Now I am studying in ID in southern aera. There are not so many companies which want to employ designers. Even finding an internship is not easy. Most students here do not work as a product designer after they graduate. Is it true that companies dislike students from south?
Portfolio is what matters. Unless you are unwilling to relocate, I don’t see what’s the difference.
I currently work for Peavey Electronics in Meridian, MS. I am probably one of a handful of working Industrial Designers in Mississippi. We are currently looking for another designer, and would absolutely consider a candidate from the south. Your portfolio and personality. are definitely what are going to get you hired though.
Ryobi (SC), Electrolux (SC), Michelin(SC), Kids 2 (GA), Philips(GA), SonyEricsson (NC), A bunch in Texas (Ignition, HP, etc) and a lot of small consultancies are in the south. Don’t waste your time trying to go huge unless youre pretty solid or go to UCinc. Just find somewhere you KNOW you’ll learn a lot and feel comfortable working at and go for it. I tried too hard to go for the large consultancies my junior year and lost chances with smaller consutancies or other corporations.
Oh and I got my degree from the south, and its your portfolio that should get you hired, not your school, ethnicity, heritage, where youre from, etc.
check out kimball- they are a furniture company in the south (famous for their organs/pianos- but they are branching out to things like office furniture )- i think southern indiana- anyway- i heard they are hiring designers. They were interested in me- but i did not want to relocate as i am in chicago. :peace
Portfolio is the key to any job you get. Contacts is the next.
Florida alone has almost 100 professional IDSA members. Obviously, not all designers are IDSA members…so that means that there are a fair amount of designers in Florida.
Florida companies that use design…ie-hire designers.
Reflex Deisgn, Inc.
Sea-Doo ( Bombardier )
and many others…do some searching…
The last Guest poster makes a good point, you need to get in touch with as many designers as possible. This biz is all about 6 degrees of Kevin Bacon…if you catch my drift. It’s nearly as important WHO you know, as WHAT you know.
Where Guest makes an error is where they infer that you can get good, solid references for opportunities from the coroflot.com listing of firms, a search methods limited to the internet, etc. Many of these are out-of-date or never intend to hire in the first place. While some states may be in better shape than others, Florida happens to be a rather poor example.
I wish I could say that the entire list that Guest posted employs designers, or may even have a need to hire them. It’s sad, but only about 4-5 of those listed have any interest in full-time design staff. The rest outsource to many of the consulting firms scattered about this great country of ours.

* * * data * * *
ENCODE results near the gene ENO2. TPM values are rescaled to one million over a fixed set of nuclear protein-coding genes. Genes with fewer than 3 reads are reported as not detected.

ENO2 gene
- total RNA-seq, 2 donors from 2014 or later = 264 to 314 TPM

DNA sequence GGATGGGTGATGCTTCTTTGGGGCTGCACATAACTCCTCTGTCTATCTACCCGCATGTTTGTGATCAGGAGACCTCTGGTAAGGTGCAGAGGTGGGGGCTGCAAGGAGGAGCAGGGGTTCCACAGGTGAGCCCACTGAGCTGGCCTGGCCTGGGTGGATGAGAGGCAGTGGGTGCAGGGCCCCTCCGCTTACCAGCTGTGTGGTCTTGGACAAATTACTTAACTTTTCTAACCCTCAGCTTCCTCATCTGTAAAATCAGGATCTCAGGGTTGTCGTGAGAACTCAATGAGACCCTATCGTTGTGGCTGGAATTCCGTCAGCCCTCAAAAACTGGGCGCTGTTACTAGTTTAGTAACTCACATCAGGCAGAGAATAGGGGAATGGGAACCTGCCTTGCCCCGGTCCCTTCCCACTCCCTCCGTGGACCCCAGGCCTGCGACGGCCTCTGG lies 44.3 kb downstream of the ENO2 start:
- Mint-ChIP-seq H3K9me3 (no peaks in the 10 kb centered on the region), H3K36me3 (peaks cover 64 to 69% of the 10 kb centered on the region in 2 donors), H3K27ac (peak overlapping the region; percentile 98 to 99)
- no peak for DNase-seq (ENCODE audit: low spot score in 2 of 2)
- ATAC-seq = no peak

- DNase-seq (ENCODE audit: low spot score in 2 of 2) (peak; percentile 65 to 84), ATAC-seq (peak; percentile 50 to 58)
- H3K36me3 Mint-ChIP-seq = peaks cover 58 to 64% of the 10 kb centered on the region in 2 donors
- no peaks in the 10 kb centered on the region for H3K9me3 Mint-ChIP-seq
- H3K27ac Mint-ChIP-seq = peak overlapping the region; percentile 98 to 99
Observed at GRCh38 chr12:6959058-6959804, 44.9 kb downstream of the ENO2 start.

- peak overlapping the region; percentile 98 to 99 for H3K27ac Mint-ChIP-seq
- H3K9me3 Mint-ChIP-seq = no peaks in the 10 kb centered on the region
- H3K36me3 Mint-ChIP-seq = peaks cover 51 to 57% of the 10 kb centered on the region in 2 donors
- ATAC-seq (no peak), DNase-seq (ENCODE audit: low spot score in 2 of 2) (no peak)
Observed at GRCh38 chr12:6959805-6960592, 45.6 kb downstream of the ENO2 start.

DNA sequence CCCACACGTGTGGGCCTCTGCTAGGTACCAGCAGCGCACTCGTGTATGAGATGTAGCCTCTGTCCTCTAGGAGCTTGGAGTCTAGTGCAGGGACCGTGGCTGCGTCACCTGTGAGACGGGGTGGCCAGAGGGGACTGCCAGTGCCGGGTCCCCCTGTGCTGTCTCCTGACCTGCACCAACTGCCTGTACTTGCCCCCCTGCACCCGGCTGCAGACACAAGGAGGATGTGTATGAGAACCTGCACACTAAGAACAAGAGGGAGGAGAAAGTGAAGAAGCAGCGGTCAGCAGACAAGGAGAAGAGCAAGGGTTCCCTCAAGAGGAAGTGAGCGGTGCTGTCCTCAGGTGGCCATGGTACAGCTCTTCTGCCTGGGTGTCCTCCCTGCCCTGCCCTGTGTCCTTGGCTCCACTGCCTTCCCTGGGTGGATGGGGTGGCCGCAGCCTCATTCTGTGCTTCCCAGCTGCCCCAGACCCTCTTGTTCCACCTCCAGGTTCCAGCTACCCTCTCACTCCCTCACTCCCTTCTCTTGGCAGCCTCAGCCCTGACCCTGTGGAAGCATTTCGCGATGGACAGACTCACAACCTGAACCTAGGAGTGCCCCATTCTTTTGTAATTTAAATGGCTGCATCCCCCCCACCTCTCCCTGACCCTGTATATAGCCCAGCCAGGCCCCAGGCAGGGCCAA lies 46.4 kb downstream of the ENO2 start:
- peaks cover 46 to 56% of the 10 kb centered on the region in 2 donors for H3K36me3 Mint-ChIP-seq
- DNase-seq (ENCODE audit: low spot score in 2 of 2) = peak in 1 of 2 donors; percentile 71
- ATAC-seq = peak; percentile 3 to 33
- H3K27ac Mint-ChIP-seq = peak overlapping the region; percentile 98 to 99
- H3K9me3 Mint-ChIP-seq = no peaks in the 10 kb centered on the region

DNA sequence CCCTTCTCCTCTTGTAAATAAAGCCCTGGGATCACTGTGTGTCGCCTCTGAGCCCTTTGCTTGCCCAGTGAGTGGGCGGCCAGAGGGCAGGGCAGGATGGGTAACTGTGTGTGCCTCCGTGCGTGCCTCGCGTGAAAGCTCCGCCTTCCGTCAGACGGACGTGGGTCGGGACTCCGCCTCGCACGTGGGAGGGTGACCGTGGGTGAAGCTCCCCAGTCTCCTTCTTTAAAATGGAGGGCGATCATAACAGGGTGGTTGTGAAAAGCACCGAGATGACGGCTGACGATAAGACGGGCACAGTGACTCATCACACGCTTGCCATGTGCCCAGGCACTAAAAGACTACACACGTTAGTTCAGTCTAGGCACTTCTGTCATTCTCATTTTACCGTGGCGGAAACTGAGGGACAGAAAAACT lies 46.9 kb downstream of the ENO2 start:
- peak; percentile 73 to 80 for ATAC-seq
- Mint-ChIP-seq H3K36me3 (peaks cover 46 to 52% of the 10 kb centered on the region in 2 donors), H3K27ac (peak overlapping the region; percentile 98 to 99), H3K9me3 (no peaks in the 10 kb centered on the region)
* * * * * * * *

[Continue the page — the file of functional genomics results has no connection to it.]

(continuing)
The important thing to realize is that we all run into ALOT of dead ends for every home run we hit…so you’re not alone. Don’t get discouraged, and don’t hesitate to cold call and talk to as many people as you can. The next job lead could come from anywhere.
As Nate mentioned, there is alot to be said for who you know. Get out, meet people.
Get online research, do research out in the world. Send out letters, emails, samplers. Yes, research here, but research in many places to compliment. You need to build a list of contacts…to find the one that will hire you.
Nate, I did not say to search here alone.
The more companies that hire designers, or contract designers…the better.
Think outside the South.
I too, went to a more ‘Southernly’ located school-- it wasn’t deep south-- but it certainly wasn’t in the NYC/Boston megapolis either. Product design opportunities were close to none in the college town, and the closest major metro areas held slim prospects. So, instead of looking for jobs only in the vicinity of my school or hometown, I looked in the major cities I was most interested in living and had a high percentage of design work. Boston, Chicago, NYC, but hell even look in Pittsburgh or Minneapolis. Just be prepared to move to where the jobs are.
It is usually who you know that gets you the job. Talk to anyone and everyone you know. Maybe they have a friend, relative, etc. Even here in Chicago it is hard to get a design job. After you graduate don’t be dissappointed if you don’t find anything for 1 year - 18 months. Just make sure to keep your skills up.
Do you know if Peavy electronics is still looking for an Industrial Designer? Are there other product design opprtunities in MS?
Fossel is in TX. There are plenty in NC.
Motorola in Florida is apparently looking for ppl…that’s what i was told at IDSA conference a couple of days ago.
Anyone knows any product design or design research opening in Mississippi??
i think the south, or more specifically, the southeast is a pretty hot market. i wish i could have stayed there.
As several people have pointed out, it is as much who you know as what you know. But, once you get the interview or contact, your skills are what gets you the job.
Regarding the south (Florida), I work for one of the firms in the list above. I maybe get 8-10 contacts per year. To me, that is not many, considering one school can easily graduate 20 students per year.
This is one of those fields where unfortunately you can’t really pick and chose where you live. You’re gonna have to be tied to areas where there is industry to support design. I wanted to stay within the Midwest myself, but now that I’m starting to feel some “urgency” in my current job search, I’m facing the fact that I’ll need to go where there’s a job.